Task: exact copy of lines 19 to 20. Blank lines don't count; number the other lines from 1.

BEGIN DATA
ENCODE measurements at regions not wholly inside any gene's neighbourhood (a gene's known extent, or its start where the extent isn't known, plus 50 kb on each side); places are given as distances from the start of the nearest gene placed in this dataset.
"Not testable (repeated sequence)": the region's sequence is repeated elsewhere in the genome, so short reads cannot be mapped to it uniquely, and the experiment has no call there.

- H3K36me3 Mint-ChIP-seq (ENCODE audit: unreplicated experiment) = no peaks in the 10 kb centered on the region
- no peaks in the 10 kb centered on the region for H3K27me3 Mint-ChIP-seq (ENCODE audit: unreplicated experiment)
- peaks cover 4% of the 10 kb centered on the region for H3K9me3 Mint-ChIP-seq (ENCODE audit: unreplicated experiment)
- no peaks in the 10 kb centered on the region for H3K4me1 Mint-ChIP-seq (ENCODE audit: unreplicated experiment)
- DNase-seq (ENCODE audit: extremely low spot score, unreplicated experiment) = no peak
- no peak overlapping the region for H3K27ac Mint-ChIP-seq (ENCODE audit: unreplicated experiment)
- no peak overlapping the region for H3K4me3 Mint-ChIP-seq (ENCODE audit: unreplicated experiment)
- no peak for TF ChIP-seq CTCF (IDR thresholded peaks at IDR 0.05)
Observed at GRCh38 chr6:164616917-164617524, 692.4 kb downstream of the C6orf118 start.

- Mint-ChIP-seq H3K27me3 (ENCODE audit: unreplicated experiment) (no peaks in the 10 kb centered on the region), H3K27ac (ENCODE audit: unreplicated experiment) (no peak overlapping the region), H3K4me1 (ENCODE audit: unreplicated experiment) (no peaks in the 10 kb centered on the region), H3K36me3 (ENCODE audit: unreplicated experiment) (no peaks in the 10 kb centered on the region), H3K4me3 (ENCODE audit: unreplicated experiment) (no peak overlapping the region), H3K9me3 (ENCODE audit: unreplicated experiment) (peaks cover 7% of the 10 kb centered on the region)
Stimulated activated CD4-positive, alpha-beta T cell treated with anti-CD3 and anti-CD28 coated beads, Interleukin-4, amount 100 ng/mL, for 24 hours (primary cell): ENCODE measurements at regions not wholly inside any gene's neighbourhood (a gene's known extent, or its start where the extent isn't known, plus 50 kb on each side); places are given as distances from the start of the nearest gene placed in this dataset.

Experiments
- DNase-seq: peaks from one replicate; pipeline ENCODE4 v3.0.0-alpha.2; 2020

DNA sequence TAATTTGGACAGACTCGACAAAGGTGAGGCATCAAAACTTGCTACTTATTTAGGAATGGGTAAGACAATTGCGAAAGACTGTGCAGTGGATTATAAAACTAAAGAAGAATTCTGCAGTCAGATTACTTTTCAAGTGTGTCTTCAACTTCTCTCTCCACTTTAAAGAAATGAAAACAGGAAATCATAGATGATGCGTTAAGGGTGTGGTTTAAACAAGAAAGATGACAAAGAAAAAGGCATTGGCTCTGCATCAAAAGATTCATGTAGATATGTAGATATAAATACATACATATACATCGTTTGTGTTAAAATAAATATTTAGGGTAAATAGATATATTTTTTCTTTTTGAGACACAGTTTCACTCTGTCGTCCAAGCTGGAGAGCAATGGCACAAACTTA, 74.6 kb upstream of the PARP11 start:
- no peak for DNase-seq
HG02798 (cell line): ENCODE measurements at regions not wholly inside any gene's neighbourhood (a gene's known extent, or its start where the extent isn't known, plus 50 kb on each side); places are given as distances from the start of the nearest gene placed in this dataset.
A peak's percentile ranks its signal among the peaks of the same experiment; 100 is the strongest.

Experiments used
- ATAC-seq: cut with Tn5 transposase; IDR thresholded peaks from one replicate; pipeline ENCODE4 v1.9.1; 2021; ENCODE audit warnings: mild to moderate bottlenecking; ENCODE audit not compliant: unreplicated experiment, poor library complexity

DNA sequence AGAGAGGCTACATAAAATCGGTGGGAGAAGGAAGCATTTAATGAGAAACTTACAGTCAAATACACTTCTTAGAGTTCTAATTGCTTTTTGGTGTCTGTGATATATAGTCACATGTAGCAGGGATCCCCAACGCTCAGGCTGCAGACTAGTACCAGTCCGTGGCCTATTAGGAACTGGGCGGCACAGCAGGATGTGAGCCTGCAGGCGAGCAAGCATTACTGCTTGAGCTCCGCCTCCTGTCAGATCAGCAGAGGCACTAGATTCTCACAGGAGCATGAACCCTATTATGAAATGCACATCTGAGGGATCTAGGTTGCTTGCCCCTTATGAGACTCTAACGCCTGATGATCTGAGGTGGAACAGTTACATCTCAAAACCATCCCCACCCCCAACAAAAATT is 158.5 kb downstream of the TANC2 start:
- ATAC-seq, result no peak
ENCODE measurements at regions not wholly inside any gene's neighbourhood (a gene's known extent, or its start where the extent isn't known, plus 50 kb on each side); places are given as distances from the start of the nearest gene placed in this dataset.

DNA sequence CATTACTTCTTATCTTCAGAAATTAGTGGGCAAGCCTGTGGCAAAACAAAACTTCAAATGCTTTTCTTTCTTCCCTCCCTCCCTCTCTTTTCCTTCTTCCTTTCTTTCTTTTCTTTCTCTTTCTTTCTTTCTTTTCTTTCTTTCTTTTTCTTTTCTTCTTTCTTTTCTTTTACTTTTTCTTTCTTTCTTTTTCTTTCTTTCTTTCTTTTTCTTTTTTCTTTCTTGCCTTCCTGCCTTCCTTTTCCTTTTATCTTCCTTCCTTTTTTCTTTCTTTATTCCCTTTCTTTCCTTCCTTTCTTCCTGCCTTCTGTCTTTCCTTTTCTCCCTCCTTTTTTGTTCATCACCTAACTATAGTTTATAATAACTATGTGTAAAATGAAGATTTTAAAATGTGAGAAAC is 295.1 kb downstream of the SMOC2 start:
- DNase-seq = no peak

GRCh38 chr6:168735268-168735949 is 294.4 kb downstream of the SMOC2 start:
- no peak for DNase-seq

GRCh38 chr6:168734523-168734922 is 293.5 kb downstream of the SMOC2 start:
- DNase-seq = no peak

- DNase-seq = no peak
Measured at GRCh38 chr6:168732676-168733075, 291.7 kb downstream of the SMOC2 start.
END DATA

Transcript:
A peak's percentile ranks its signal among the peaks of the same experiment; 100 is the strongest.

Experiments used